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Register Your China Trademark Or Go Home, Part II.

Posted in Basics of China Business Law, Internet, Legal News

Late last week, we did a post, Register Your China Trademark Or Go Home, screaming about the importance of foreign companies that do business in or with China (including those foreign companies that do nothing more than have their products made in China) registering their trademarks in China.  That post was in response to “East Asia Company” who had left a comment saying that many companies simply cannot afford to register their trademarks in China.

That same reader, in response to yesterday’s post, backed down a little bit and seemed to recognize the importance of trademarks for those doing business in China, but then argued that most companies are not Pfizer and simply cannot afford the $28,000 required to secure trademark protection.


Here is East Asia Company’s comment to yesterday’s post:

Thanks for replying to my post. I know that trademark squatting is a problem but I was not aware that orders were held at ransom with any regularity. I know it does happen sometimes (seldom I thought). That was interesting to read and makes me think a little more about the advice I give people, which is simply do it if you can, but if you can’t then don’t lose sleep over it. I guess now the advice I would give people is ” if you can do it, great. If you can’t, just buy some Unisom and try to get a good night’s sleep.” :)

But however you look at it, protecting IP in China is not cheap. And you yourself said as much in a UK Telegraph article last year in which you were quoted as saying “Each trademark filing costs around £460,” said Mr Harris. “So if you are Pfizer you register your name across all 40 categories. Then you have to register Viagra across all 40, and then your logo across them all and it begins to add up.” That is $700.00 per category and a whopping total of $28,000. Well if you are not Pfizer, for whom $28,000 is crumbs, and are just ABC company in Podunk USA, how can you afford this? Mind you this is only trademarks and not patents or copyrights for written material, (children’s books for example, a current project I have). I’m sorry but I just think this is expensive. And that is doing work on the front end only. What happens when a company in China infringes on your IP? What about those costs? As you say they “add up.”

If I heeded the advice in the last paragraph of your post today, I would have to go back to some of my clients and tell them, “My apologies, bud, but you just don’t have the money to start a business. I think you should close up your online store immediately and go back to your old job whatever that was.” In fact many of these people are extremely driven, they have a good product, good sales and loyal customers; in short they have a perfectly legitimate business. They are just small and simply lack the resources to do all the things that they should do in an ideal China sourcing world. I’m sorry but I just have a hard time telling people who are achieving success to quit just because they don’t have enough money. That is like telling the kid who is 5’4″ that he/she can’t play basketball even though he/she has just drilled seven straight 3 pointers. The better advice IMHO is to encourage them, at the same time you make them aware of the difficulty, and provide them with the knowledge that will allow them to win in China. Because the fact is that small companies who do not protect their IP when they go into China can sometimes be more “successful” than large companies who do.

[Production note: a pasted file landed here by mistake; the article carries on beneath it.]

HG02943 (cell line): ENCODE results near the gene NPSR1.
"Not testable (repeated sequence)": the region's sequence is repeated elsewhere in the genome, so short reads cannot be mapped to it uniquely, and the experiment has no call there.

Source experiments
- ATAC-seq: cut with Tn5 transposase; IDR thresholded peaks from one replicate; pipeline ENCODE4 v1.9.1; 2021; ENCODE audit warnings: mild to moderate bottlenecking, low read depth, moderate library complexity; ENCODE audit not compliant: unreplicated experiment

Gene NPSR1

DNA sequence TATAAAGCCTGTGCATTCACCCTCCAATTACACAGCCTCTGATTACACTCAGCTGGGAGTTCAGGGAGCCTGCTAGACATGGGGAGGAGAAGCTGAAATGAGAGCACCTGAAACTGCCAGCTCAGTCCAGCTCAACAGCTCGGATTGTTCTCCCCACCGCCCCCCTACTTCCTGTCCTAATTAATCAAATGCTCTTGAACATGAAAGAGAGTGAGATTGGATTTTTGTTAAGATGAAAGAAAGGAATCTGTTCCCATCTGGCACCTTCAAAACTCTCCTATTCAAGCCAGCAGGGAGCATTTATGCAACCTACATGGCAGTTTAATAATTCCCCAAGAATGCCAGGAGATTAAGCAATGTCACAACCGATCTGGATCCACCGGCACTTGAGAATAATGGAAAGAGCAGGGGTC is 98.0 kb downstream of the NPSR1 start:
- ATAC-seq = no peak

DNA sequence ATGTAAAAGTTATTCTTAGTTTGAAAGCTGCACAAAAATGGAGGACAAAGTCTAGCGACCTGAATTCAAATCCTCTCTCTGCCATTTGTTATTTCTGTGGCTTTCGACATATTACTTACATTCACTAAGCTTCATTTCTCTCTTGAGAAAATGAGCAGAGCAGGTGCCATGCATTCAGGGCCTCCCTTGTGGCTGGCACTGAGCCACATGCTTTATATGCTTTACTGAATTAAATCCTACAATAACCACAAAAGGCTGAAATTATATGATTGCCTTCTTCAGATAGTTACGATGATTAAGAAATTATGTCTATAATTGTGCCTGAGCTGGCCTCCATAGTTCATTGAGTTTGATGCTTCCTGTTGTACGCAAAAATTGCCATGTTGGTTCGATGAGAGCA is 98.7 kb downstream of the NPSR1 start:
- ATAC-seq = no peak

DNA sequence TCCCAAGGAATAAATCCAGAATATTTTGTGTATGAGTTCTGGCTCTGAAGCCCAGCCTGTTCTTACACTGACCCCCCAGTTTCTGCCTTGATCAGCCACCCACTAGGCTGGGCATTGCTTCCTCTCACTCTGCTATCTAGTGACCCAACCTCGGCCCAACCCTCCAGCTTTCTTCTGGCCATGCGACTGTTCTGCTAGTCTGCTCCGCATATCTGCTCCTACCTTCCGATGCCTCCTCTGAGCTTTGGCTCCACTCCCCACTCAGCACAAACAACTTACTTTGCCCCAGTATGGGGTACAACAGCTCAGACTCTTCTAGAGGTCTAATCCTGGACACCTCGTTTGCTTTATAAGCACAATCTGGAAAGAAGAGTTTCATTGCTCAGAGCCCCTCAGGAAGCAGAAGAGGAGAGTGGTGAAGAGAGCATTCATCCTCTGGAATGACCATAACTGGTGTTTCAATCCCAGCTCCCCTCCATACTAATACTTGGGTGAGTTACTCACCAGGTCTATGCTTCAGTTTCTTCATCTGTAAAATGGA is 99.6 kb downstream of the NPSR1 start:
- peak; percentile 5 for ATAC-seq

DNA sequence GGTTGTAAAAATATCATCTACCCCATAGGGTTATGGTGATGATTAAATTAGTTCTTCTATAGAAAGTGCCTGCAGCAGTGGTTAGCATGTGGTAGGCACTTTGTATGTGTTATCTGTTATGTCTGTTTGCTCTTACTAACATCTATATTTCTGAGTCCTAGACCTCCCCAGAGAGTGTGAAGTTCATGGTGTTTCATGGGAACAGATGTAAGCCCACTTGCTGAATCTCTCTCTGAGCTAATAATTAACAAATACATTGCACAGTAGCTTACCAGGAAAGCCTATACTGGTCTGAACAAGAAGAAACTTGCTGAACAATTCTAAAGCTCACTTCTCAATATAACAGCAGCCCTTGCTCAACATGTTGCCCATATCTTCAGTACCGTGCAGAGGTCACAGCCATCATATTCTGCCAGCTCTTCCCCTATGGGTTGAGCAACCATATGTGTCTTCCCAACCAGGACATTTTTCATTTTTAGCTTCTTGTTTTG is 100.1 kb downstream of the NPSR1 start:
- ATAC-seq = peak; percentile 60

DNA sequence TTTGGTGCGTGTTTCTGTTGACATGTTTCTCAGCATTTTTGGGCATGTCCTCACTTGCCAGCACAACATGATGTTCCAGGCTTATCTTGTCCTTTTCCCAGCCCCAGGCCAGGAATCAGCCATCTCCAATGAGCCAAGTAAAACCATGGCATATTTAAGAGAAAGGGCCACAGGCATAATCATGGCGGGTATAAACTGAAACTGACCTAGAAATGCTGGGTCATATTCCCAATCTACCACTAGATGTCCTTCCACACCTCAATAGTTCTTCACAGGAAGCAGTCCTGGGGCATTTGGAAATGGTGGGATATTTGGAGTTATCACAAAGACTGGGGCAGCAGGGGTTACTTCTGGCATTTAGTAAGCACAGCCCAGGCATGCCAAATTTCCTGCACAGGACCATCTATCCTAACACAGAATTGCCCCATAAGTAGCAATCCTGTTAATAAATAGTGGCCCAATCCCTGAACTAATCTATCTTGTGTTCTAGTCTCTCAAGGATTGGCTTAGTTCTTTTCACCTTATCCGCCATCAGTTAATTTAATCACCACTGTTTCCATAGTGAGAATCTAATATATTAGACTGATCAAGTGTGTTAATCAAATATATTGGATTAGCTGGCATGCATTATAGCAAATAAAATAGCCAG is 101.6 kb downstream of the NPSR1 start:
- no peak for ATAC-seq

Right, and sometimes those who smoke live longer than those who don’t. And who is telling the 5’4″ kid that he or she can’t play basketball?  I’d be telling the kid, hey kid, I realize you are only 5’4″ so here is what you are going to have to do.  We are not going to make you into a great rebounder, but we are going to work on your ball handling and shooting skills and …. For future reference, don’t anyone ever try to out-analogize me when it comes to basketball.  Just talk to anyone in my office.  I make my living analogizing pretty much everything to basketball.

More fundamentally, like so many, East Asia Company does not seem to understand the distinction between what are commonly called “offensive trademarks” and what are commonly called “defensive trademarks” and the massive cost difference between achieving good protection from the one as opposed to the other.

Let me explain by noting off the bat (I’m good with baseball analogies too), probably 98 percent of my law firm’s clients that are just sourcing product from China need only one trademark.

Pfizer does a whole lot more than just source product from China. Pfizer sells its products in China both directly and through others. So Pfizer must make sure that nobody else will be able to sell non-Pfizer products in China that consumers (or anyone else) will mistake for a Pfizer product.  Let’s take Viagra (made by Pfizer) as an example.  What do we commonly identify with Viagra?  Many things. Its name. Its color.  Its shape. The company that makes it.  The way the Pfizer name looks (it has a rather distinctive “f”).  The VGR that seems to always be stamped on the pill itself.  I am sure there are more identifiers, but in just looking at images of the pills, these are what come to my mind. So what should Pfizer you do in terms of its trademark registration in China? It probably should, at minimum, apply with China’s trademark office to register the following:

  • The name “Pfizer”
  • The name “Viagra”
  • The color blue
  • VGR
  • The diamond shape
  • The distinctive “f”

But wait, there’s more.  Since Pfizer is selling Viagra in China (not just manufacturing it there), it should also apply to register a Chinese character name for both Pfizer and for Viagra.  On top of that, since Viagra is commonly known as “Wei Ge” (meaning, “great brother”) in China, it should also register that name as well.